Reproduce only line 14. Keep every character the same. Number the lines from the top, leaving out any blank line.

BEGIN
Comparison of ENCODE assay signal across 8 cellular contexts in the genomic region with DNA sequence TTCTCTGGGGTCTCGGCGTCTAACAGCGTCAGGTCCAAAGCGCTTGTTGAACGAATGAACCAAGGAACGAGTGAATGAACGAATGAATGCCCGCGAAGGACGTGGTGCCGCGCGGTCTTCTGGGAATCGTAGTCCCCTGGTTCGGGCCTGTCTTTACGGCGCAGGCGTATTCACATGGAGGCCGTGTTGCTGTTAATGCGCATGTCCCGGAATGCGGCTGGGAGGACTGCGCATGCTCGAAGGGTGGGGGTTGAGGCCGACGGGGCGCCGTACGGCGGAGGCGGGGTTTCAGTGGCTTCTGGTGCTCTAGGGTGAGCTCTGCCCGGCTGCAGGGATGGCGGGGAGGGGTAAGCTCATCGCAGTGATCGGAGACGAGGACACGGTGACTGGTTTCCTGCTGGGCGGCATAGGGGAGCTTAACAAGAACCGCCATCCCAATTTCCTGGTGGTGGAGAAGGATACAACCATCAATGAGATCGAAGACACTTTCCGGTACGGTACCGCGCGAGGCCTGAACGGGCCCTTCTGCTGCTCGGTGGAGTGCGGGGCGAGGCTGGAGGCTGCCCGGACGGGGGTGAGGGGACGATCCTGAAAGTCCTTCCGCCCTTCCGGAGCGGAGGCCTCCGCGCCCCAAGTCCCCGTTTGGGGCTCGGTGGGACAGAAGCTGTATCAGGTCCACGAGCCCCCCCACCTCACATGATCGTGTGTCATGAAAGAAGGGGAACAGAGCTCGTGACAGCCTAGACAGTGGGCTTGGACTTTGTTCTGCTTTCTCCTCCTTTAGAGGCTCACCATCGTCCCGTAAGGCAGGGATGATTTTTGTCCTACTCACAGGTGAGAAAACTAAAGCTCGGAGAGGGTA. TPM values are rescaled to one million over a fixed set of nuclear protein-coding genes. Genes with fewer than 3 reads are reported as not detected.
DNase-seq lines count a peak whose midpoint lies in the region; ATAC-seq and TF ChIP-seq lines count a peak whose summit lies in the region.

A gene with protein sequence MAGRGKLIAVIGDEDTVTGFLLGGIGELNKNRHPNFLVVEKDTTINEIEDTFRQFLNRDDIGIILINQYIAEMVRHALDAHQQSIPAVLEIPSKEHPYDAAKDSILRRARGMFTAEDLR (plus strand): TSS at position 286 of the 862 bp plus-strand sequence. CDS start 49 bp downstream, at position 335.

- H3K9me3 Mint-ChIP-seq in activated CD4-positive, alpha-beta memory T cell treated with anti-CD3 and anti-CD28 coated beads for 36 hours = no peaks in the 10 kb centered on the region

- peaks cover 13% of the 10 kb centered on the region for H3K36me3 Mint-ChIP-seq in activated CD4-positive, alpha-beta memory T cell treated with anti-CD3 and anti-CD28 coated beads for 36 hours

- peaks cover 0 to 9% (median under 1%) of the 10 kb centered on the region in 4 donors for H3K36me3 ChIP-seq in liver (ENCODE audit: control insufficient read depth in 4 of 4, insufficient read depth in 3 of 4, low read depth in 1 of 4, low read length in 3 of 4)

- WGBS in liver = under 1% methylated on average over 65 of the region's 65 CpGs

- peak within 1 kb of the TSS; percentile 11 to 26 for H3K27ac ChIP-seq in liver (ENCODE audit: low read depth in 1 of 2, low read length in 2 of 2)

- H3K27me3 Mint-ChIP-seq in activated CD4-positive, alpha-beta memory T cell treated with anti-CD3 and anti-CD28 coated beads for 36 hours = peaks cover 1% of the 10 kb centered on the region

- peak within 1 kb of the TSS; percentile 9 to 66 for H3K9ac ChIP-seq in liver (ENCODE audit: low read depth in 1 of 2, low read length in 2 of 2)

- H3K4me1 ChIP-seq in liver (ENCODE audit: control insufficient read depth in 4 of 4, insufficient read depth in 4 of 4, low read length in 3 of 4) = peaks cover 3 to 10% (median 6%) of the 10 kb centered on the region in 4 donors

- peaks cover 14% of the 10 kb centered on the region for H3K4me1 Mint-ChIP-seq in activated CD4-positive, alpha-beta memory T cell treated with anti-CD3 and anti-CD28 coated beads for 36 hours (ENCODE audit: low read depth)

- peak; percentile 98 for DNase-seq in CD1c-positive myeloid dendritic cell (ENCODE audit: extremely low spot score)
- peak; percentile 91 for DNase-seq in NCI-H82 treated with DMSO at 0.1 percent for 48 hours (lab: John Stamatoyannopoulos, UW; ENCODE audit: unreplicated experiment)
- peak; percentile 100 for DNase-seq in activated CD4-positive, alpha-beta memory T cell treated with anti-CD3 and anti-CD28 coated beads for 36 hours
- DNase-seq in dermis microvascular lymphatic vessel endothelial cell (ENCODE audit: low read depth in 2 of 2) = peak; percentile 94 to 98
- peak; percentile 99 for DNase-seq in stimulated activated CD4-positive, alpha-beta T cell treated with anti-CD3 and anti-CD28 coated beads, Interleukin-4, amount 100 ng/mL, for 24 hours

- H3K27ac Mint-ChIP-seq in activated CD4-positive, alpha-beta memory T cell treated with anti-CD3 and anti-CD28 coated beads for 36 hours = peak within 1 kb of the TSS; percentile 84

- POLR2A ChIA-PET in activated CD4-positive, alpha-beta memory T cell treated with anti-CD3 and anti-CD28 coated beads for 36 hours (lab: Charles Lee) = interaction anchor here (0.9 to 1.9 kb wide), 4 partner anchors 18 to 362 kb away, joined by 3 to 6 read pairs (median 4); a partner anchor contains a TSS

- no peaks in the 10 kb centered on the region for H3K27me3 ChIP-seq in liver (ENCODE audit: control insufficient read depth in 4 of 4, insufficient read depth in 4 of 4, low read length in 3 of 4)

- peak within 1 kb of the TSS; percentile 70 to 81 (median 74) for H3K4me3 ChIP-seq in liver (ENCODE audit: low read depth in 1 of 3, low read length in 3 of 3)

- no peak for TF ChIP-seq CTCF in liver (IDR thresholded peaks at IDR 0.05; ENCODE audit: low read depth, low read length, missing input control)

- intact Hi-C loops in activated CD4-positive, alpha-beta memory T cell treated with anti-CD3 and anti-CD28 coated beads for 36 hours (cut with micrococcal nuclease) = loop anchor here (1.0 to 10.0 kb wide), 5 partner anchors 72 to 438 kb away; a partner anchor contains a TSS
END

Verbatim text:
- peak; percentile 91 for DNase-seq in NCI-H82 treated with DMSO at 0.1 percent for 48 hours (lab: John Stamatoyannopoulos, UW; ENCODE audit: unreplicated experiment)